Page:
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CPS Sports Programs Set To Resume Practices This Week, With Tight Restrictions For COVID-19
CHICAGO (CBS) — This week, Chicago Public Schools will take steps to bring back sports for students.

The district’s summer sports programming begins, with plenty of COVID-19 precautions and concerns. As CBS 2’s Jeremy Ross reported, CPS said the majority of summer activities will take place outdoors, with a limited number of indoor activities.

Driving into the summer, Chicago Public Schools students who want to play sports will take their first swings, steps, or shots at doing so this week.

Summer programs are beginning in the era of COVID-19 with some hesitancy from parents.

“I don’t see it going away in the next month or two, so obviously it needs to be under important consideration,” one man said.

“I’m going to coach in these circumstances, because there’s more to life than the physical impact,” said Coach LaRon Wade.

Wade said COVID-19 has turned a seasonal sports tradition into uncharted team territory.

Pictures show his basketball programs through Beyond Athletics Chicago. They include weeks of team bonding and monitorship from college and pro athletes.

But it will not be basketball business as usual. The most recent team picture showed the kids in jerseys with masks.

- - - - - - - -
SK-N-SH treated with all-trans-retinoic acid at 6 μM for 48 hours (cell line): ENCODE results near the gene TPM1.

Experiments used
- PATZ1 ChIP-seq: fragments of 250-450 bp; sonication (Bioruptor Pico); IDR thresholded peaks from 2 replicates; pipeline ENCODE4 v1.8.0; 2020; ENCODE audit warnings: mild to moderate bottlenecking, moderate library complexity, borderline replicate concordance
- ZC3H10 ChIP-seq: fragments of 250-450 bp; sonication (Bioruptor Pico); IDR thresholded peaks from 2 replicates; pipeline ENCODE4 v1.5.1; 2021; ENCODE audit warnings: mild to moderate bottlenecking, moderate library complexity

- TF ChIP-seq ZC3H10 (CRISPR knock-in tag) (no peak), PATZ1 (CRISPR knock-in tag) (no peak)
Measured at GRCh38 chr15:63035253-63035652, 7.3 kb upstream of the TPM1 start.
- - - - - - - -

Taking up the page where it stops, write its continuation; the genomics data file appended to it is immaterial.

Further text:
CPS issued guidelines that include social distancing, mandatory daily temperature checks, and facial coverings.

Meanwhile, spectators are not being allowed to attend summer activities. Wade said that could cut back on scholarship opportunities for young players.

“This has impacted the recruiter process in a tremendous way,” he said. “It’s very disheartening because kids are having opportunities taken away from them.”

Former Farragut High School basketball player Daniro Bolden said COVID-19 has taken too many milestones from him.

“COVID happened – I didn’t get to graduate,” he said. “I didn’t experience none of that prom anything.”

Bolden hopes COVID-19 will not also take the upcoming season.

COVID-19 cases recently spiked in Lake Zurich after a sports camp at a school there.

Bolden said sports protected him from some of Chicago’s dangers, and potentially not having an athletic outlet would “really hurt.”

Still, parents are concerned about their kids possibly getting sick.

“I think things will eventually be safe,” Wade said. “I think that we should all continue to follow the guidelines.”

That is the plan for athletics. CPS said in the coming weeks, they will share details on how they are going to reopen their schools safely for the coming school year.